Uplifting | Trending

How Mike Rowe Changed An Inmate's Life


Over the next 10 years there is going to be a major need for workers in skilled trades jobs. By 2024, the U.S. Bureau of Labor Statistics predicts that there will be a 10% increase in job growth. The problem is making sure that we have people capable of filling those roles ready for the work.

Mike Rowe, the TV personality behind the hit show Dirty Jobs, has been outspoken on the subject; "We're churning out a generation of poorly educated people with no skill, no ambition, no guidance, and no realistic expectations of what it means to go to work."


As much as I hate to admit it, he isn't wrong. The idea of what a "good job" is has changed significantly over the last 30 years, and we are starting to see the consequences of that.

Rowe decided that he wanted to do something about it and started the mikeroweWorks Foundation, which awards scholarships to men and women going into the skilled trades.

A recent beneficiary of the foundation was 46-year-old John Lanell Fitzpatrick, an inmate in the Cedar Creek Corrections Center in Washington State.


Both he and the Department of Corrections are pleased at this recent development.

Fitzpatrick was recently granted a $12,000 scholarship in order for him to study at the West Coast Training technical school in Woodland, Washington. He plans to study in the cranes, heavy equipment and trucks program.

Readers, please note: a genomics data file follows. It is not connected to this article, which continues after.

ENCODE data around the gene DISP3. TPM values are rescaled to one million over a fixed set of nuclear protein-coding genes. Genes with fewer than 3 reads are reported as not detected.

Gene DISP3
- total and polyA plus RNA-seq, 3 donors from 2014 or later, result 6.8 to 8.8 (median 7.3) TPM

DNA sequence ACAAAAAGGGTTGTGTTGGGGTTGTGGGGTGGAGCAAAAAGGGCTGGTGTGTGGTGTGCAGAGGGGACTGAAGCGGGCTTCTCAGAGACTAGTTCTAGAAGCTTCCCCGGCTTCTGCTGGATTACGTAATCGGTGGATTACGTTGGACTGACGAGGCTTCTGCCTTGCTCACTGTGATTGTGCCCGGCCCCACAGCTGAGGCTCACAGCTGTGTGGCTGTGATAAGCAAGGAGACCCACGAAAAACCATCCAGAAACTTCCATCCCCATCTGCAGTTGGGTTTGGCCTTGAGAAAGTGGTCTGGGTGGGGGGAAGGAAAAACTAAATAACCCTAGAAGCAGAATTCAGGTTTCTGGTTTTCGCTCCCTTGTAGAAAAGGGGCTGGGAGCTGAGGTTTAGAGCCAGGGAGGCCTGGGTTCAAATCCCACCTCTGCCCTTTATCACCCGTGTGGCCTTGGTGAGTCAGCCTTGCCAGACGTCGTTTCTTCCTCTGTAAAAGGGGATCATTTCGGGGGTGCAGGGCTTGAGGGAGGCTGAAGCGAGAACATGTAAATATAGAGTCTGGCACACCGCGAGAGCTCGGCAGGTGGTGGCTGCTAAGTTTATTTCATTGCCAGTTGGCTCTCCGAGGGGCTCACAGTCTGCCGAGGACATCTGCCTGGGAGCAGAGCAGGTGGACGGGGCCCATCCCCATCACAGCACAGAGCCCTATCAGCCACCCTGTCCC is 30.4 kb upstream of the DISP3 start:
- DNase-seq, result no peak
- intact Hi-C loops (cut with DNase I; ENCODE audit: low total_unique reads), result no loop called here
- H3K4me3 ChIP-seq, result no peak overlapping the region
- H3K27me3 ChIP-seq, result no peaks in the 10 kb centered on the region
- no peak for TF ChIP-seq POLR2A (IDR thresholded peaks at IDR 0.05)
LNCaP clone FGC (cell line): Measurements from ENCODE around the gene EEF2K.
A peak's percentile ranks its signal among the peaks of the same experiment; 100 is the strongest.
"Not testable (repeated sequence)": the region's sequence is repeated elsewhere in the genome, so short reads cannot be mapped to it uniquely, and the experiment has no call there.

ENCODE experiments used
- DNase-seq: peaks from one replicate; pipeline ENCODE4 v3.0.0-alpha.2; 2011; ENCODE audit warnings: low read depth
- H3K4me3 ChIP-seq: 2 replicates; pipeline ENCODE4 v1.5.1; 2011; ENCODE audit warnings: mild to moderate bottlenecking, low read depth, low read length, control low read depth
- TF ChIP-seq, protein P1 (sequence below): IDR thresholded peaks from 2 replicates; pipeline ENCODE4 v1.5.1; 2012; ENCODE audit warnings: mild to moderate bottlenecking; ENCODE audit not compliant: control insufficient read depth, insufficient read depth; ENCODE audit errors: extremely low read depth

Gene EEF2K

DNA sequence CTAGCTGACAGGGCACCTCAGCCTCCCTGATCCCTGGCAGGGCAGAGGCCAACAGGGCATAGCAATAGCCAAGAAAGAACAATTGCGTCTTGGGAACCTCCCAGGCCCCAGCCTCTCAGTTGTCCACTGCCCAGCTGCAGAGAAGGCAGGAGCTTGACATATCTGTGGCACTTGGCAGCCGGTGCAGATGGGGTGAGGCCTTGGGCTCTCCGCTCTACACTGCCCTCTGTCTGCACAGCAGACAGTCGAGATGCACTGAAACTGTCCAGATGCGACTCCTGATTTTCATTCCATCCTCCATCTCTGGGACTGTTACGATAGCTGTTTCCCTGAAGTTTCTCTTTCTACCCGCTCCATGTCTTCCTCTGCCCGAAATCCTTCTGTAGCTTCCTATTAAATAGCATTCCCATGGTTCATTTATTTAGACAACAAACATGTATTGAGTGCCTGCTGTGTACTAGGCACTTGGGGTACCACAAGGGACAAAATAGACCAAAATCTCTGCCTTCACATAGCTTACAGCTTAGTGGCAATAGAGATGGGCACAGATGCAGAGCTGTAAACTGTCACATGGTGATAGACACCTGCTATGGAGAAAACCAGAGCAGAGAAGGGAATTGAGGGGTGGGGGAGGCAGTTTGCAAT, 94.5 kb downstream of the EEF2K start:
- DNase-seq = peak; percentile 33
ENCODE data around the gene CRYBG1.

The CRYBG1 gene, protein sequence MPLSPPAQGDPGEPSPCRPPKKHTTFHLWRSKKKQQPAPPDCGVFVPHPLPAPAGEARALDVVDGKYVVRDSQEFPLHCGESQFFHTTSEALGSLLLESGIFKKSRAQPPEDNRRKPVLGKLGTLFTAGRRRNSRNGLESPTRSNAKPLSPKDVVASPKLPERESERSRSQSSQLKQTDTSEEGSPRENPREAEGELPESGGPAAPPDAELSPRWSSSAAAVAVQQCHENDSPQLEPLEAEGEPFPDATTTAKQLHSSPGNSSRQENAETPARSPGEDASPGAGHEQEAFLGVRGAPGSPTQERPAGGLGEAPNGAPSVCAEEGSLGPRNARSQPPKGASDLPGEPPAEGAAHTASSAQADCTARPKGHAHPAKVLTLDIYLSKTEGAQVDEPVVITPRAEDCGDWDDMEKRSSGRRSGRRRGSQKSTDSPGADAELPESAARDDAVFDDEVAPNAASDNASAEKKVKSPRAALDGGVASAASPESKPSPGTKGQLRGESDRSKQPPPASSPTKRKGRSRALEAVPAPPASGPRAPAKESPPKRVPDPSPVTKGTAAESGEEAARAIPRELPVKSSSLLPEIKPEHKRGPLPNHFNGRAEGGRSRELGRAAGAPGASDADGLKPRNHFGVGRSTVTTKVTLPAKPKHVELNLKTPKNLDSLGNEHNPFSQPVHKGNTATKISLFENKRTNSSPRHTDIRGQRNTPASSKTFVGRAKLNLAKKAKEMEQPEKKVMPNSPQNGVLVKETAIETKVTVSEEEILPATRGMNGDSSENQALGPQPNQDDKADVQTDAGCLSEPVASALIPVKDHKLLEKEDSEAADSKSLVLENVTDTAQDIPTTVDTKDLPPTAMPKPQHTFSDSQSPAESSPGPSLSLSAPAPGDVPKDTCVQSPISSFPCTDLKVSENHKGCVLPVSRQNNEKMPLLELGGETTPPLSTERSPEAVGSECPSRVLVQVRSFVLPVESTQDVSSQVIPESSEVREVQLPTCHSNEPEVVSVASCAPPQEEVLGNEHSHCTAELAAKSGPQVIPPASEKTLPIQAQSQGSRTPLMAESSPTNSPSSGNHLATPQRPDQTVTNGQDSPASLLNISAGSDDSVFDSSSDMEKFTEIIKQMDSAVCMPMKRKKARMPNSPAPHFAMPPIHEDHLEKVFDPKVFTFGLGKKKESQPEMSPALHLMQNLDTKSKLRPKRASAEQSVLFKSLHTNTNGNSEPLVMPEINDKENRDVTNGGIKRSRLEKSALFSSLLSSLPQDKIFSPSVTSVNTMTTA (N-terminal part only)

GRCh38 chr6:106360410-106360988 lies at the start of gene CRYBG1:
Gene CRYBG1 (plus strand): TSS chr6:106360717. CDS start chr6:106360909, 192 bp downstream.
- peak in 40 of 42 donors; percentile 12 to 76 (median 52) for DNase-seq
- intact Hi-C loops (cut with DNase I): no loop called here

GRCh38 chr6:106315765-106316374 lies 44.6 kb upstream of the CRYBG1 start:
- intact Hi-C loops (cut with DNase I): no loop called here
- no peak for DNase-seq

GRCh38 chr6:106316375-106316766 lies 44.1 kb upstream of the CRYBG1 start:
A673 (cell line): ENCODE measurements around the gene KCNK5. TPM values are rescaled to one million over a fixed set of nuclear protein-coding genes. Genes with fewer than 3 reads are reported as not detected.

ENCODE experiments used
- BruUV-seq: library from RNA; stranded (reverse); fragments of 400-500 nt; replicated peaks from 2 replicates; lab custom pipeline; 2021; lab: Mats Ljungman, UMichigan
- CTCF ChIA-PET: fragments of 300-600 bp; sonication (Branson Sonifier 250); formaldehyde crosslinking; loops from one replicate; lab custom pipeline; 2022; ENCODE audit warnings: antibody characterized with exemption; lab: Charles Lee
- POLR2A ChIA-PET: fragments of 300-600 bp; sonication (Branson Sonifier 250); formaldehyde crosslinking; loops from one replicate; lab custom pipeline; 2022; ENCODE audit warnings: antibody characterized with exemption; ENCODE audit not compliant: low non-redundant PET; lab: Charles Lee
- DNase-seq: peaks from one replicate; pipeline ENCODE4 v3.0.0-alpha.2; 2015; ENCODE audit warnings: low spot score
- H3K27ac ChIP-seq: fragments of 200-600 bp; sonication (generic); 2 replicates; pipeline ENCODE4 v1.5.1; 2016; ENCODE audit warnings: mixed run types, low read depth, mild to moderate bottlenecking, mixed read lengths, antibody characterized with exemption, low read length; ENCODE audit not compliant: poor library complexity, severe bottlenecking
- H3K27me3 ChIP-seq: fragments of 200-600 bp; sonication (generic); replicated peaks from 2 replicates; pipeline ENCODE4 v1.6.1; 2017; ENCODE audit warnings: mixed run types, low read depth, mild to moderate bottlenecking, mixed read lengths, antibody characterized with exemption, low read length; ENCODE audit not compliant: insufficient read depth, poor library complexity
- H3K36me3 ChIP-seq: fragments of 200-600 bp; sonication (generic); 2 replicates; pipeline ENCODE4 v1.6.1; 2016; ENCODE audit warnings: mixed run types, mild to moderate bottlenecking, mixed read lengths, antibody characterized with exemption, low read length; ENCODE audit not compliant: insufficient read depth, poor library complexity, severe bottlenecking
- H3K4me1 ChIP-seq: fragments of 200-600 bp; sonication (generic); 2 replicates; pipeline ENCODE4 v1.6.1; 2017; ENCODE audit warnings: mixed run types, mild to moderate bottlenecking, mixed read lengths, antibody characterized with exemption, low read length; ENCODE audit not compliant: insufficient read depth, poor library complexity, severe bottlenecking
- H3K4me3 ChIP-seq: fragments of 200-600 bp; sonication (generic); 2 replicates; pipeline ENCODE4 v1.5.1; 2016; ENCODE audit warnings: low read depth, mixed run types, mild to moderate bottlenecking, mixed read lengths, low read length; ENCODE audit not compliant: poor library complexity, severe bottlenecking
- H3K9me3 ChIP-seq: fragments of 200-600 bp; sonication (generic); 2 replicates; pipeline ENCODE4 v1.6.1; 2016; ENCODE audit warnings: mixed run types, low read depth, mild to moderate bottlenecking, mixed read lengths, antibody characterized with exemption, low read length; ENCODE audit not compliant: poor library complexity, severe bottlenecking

"It was like God opening a door for me,"� Fitzpatrick said. "It was like, "�Bam!' Now I've got a plan for after I get out of here. I have something that's real. It's not an "�I hope, I wish, I think.' It's something real and tangible. I got a plan."�


Applying for the scholarship required numerous essay submissions, and a video submission, but because inmates are not allowed access to such equipment, it looked like his dream of winning it was going down the drain. But the Centralia College correctional education staff answered the call.

"He showed incredible tenacity," said Jacqueline Armstrong, director of correctional education for Centralia College. "It's so satisfying to know that the community college system and my small role in that can give people a second chance to reduce recidivism, make our community safer, and help people and their families make a positive difference and change."�

Another staff member at the prison had an approved camera and used it to shoot and edit his application video, which you can view below.

Share this if you wish Fitzpatrick all the best in his future endeavors.